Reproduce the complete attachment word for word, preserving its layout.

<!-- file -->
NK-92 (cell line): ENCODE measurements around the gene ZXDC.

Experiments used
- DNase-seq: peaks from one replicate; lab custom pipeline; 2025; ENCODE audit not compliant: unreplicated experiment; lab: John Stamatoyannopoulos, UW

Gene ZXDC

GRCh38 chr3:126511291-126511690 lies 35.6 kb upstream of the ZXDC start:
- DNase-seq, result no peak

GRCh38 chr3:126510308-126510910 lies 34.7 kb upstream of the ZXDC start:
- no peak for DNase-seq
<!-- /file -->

NK-92 (cell line): ENCODE measurements around the gene ZXDC.

Experiments used
- DNase-seq: peaks from one replicate; lab custom pipeline; 2025; ENCODE audit not compliant: unreplicated experiment; lab: John Stamatoyannopoulos, UW

Gene ZXDC

GRCh38 chr3:126511291-126511690 lies 35.6 kb upstream of the ZXDC start:
- DNase-seq, result no peak

GRCh38 chr3:126510308-126510910 lies 34.7 kb upstream of the ZXDC start:
- no peak for DNase-seq